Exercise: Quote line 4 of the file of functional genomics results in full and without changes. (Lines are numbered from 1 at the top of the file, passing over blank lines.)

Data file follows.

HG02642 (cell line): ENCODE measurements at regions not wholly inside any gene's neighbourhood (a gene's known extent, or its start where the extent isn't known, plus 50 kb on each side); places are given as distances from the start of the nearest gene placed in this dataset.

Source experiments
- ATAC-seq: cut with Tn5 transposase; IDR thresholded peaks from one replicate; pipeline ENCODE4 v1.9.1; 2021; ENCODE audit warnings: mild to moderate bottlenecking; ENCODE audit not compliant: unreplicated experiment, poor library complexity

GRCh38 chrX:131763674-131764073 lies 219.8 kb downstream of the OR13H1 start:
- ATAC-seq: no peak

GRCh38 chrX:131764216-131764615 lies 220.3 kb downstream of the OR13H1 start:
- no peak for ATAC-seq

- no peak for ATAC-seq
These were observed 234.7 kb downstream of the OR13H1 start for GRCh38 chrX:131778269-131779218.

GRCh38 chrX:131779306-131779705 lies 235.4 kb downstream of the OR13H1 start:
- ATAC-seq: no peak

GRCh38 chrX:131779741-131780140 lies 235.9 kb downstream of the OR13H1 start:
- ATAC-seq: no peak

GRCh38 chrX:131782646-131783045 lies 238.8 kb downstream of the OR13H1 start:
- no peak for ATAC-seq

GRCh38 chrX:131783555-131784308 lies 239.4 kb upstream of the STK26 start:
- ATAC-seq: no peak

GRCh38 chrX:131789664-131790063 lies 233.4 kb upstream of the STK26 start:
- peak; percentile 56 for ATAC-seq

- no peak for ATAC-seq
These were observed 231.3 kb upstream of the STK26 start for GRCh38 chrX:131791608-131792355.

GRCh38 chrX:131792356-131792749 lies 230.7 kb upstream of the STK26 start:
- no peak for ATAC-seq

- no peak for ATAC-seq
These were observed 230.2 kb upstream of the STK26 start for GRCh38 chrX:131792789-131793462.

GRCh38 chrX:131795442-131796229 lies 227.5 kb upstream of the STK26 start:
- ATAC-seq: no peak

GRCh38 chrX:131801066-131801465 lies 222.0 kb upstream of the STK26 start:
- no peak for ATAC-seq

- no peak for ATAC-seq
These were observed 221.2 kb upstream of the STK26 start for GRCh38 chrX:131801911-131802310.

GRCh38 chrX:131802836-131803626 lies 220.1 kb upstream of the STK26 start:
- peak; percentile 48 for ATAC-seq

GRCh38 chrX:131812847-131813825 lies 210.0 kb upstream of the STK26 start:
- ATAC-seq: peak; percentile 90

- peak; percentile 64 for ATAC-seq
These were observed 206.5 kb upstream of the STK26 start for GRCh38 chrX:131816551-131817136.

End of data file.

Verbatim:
GRCh38 chrX:131763674-131764073 lies 219.8 kb downstream of the OR13H1 start: